What is ESG?
ESG covers three broad areas of interest for the new breed of stakeholders — those we call “socially responsible.” They consider it essential that organizations incorporate good values and practices into their operations rather than simply chasing the bottom line.
This leads investors, stockholders, and potential business partners to take a more holistic approach to investing. They want to see if the organization’s values are reflected accordingly in their dealings, rather than just considering the potential profitability of the investment opportunity.
For each country, there are slight differences as to what programs need to be addressed. Each ESG category needs to tackle specific concerns for companies in the Philippines, which we will discuss in-depth later.
Is ESG the Same as Corporate Social Responsibility?
Corporate social responsibility (CSR) is somewhat related to ESG — but it does not cover the same things. CSR is a business framework that helps organizations develop and implement programs that positively impact both the organization and its communities. ESG, on the other hand, is how an organization’s efforts and initiatives are measured with regard to being “socially responsible”.
In short, companies in the Philippines use ESG to measure the results of their social commitments, while CSR is used to create their sustainability and corporate responsibility plan.
In other words, CSR is a company’s framework of sustainability plans and responsible cultural influence, whereas ESG is the assessable outcome concerning a company’s overall sustainability performance.
What are the ESG Criteria?
Investors are becoming increasingly concerned with putting their money where their values are. As such, investors and stakeholders in the Philippines use ESG criteria to screen organizations and ascertain whether they act responsibly in the following ways:
Environmental criteria for ESG in the Philippines include practices regarding energy use, waste management, natural environment and resource conservation, and ethical treatment of animals. Depending on the industry, these criteria may also include direct and direct greenhouse gas emissions, correct disposal of toxic waste, and strict compliance with environmental laws and regulations.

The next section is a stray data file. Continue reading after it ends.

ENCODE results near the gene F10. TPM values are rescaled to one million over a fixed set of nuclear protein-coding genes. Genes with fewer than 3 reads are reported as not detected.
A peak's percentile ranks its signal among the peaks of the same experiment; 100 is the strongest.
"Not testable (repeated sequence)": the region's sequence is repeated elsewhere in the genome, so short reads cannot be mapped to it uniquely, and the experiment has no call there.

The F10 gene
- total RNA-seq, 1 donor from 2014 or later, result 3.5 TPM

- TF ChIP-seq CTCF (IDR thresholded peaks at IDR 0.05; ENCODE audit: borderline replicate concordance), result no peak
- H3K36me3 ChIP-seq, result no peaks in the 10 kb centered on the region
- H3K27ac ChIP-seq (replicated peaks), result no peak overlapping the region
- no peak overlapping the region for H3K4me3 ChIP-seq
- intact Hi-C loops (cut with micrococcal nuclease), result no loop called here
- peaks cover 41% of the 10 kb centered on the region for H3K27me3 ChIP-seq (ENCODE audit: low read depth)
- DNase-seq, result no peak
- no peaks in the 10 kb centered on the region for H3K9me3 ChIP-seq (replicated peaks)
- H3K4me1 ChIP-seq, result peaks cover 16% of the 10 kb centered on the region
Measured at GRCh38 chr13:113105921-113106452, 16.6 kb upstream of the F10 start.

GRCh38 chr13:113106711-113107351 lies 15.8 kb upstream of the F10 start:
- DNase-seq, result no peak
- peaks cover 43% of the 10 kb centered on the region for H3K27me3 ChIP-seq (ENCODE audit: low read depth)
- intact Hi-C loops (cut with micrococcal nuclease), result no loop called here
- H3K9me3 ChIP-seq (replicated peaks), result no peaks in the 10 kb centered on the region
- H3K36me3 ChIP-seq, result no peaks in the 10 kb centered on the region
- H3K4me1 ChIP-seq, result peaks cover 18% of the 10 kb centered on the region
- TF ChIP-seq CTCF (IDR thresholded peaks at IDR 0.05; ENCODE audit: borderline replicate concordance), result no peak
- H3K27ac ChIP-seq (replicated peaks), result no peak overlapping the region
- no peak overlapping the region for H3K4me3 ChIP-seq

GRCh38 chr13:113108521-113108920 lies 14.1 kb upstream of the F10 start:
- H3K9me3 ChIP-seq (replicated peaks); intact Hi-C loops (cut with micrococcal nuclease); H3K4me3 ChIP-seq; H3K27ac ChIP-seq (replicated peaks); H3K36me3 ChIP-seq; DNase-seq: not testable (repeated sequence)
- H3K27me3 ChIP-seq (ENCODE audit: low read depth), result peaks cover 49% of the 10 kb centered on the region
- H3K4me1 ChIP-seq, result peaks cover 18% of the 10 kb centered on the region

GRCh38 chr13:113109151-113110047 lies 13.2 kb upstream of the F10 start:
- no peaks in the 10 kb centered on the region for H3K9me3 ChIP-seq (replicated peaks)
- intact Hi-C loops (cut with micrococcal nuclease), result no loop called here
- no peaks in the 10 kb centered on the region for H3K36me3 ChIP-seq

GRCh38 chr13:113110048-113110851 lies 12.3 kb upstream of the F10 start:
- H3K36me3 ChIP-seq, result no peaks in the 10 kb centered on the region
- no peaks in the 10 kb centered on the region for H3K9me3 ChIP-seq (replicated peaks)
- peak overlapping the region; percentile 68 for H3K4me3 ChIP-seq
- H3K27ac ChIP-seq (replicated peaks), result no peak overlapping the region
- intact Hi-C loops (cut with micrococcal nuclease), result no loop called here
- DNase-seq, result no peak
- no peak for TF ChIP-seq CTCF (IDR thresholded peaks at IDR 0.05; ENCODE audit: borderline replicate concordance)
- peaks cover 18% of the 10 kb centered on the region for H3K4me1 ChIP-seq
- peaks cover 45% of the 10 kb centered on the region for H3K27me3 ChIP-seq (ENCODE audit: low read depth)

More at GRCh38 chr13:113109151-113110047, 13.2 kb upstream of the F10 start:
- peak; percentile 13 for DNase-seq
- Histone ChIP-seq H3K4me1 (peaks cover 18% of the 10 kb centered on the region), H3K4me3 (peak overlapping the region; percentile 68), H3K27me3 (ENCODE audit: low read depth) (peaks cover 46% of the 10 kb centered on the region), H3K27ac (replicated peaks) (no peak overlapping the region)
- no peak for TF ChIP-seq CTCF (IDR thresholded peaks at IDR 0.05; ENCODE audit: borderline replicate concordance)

Social criteria for ESG in the Philippines look at the organization’s relationships with its current stakeholders. It evaluates whether they hold their suppliers, vendors, and other business partners to their ESG standards. It also considers if the organization gives back to its community through donations, volunteer work, outreach programs, and the like. Finally, it evaluates if the organization has high regard for its internal stakeholders — namely, if their health, safety, and general wellbeing are promoted through fair pay, employee benefits, and other company perks.
Governance criteria for ESG in the Philippines are concerned with how the organization is run. It shows whether it uses accurate and transparent accounting methods, pursues integrity, competence, and diversity when selecting its leaders, and holds itself accountable to its shareholders for any missteps.
Depending on the industry, some ESG practices may require an organization to avoid conflicts of interest when selecting its board members and executives. Likewise, it may require them to avoid political contributions and relationships to obtain preferential treatment.
What are ESG Risks?
To meet these criteria, organizations in the Philippines look at their ESG risks. This includes assessing their current sustainability initiatives, shareholders’ interests, and their operations as a whole. After identifying any significant sustainability risks and challenges, they can use it as a guide when implementing and monitoring their ESG strategies.
Environmental risks for ESG in the Philippines are a vital part of the evaluation process, as our country is one of the most vulnerable to the impacts of climate change.
These risks include any pollution, excess waste, emissions, and other negative impacts that the organization has on the air, land, water, and other ecosystems around them. Addressing these risks means avoiding or minimizing such environmental liabilities, thus lowering costs, avoiding legal risk, and increasing profitability through energy and other operational efficiencies.
Social risks for ESG in the Philippines refer to any concerns with human rights, labor-management relations, product safety, stakeholder welfare, and any other problems related to health and safety. Addressing these risks can help improve the organization’s reputation, productivity, employee morale, and customer brand loyalty.
Governance risks for ESG in the Philippines concern how the organization is run. These risks include corporate risk management, excessive compensation, accountability of board members and executives, transparency of financial reports and activities, and any other operation that could affect the shareholders, their rights, and their investment in the organization. These risks, if left unchecked, could lead to unpleasant legal and financial setbacks.
Yield Best Results with Aboitiz — the Leader of ESG in the Philippines
It is more than just a buzzword for socially responsible investors and businesses in the Philippines — ESG is a sound strategy for driving sustainable growth and yielding valuable results.
At Aboitiz Sustainability, we go beyond the typical bottom line. Our ESG programs help us seek ways to integrate our business growth with societal good, transparent and fair governance, and environmental preservation. Thus, we build a successful enterprise that can provide for our stakeholders in the long term.
Contact us today to learn more about our ethical and sustainable programs and how we put them into practice.